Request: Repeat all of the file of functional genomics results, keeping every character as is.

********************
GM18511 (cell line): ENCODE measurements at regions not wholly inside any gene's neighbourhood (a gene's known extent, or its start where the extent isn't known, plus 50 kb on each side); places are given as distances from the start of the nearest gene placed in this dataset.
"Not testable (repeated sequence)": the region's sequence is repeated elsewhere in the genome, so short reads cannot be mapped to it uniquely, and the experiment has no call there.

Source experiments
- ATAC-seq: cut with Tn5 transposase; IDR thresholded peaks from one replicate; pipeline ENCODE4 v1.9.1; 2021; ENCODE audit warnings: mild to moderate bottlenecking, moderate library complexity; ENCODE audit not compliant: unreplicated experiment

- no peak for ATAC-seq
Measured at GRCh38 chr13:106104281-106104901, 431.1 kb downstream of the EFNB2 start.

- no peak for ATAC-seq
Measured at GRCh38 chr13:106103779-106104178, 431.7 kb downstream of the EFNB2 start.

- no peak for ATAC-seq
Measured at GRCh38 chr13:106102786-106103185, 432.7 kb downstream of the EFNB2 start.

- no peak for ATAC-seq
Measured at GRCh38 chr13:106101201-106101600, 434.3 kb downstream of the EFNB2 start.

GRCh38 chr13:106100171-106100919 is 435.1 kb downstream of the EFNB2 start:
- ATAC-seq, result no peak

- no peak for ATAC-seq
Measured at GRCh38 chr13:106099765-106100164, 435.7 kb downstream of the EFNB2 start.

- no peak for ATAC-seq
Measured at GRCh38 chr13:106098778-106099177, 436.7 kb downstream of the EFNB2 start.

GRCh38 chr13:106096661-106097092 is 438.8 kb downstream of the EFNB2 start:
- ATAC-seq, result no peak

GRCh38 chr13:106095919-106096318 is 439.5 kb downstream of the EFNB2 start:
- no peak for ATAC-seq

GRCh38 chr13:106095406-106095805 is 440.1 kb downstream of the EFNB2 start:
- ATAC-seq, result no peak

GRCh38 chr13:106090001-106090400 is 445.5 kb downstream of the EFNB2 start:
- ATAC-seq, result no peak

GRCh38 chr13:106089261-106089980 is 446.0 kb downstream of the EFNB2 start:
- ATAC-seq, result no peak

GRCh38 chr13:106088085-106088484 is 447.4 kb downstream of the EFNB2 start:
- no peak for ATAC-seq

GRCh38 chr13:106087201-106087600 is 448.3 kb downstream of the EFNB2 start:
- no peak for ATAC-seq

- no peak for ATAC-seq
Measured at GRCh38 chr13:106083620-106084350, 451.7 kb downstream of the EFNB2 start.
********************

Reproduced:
GM18511 (cell line): ENCODE measurements at regions not wholly inside any gene's neighbourhood (a gene's known extent, or its start where the extent isn't known, plus 50 kb on each side); places are given as distances from the start of the nearest gene placed in this dataset.
"Not testable (repeated sequence)": the region's sequence is repeated elsewhere in the genome, so short reads cannot be mapped to it uniquely, and the experiment has no call there.

Source experiments
- ATAC-seq: cut with Tn5 transposase; IDR thresholded peaks from one replicate; pipeline ENCODE4 v1.9.1; 2021; ENCODE audit warnings: mild to moderate bottlenecking, moderate library complexity; ENCODE audit not compliant: unreplicated experiment

- no peak for ATAC-seq
Measured at GRCh38 chr13:106104281-106104901, 431.1 kb downstream of the EFNB2 start.

- no peak for ATAC-seq
Measured at GRCh38 chr13:106103779-106104178, 431.7 kb downstream of the EFNB2 start.

- no peak for ATAC-seq
Measured at GRCh38 chr13:106102786-106103185, 432.7 kb downstream of the EFNB2 start.

- no peak for ATAC-seq
Measured at GRCh38 chr13:106101201-106101600, 434.3 kb downstream of the EFNB2 start.

GRCh38 chr13:106100171-106100919 is 435.1 kb downstream of the EFNB2 start:
- ATAC-seq, result no peak

- no peak for ATAC-seq
Measured at GRCh38 chr13:106099765-106100164, 435.7 kb downstream of the EFNB2 start.

- no peak for ATAC-seq
Measured at GRCh38 chr13:106098778-106099177, 436.7 kb downstream of the EFNB2 start.

GRCh38 chr13:106096661-106097092 is 438.8 kb downstream of the EFNB2 start:
- ATAC-seq, result no peak

GRCh38 chr13:106095919-106096318 is 439.5 kb downstream of the EFNB2 start:
- no peak for ATAC-seq

GRCh38 chr13:106095406-106095805 is 440.1 kb downstream of the EFNB2 start:
- ATAC-seq, result no peak

GRCh38 chr13:106090001-106090400 is 445.5 kb downstream of the EFNB2 start:
- ATAC-seq, result no peak

GRCh38 chr13:106089261-106089980 is 446.0 kb downstream of the EFNB2 start:
- ATAC-seq, result no peak

GRCh38 chr13:106088085-106088484 is 447.4 kb downstream of the EFNB2 start:
- no peak for ATAC-seq

GRCh38 chr13:106087201-106087600 is 448.3 kb downstream of the EFNB2 start:
- no peak for ATAC-seq

- no peak for ATAC-seq
Measured at GRCh38 chr13:106083620-106084350, 451.7 kb downstream of the EFNB2 start.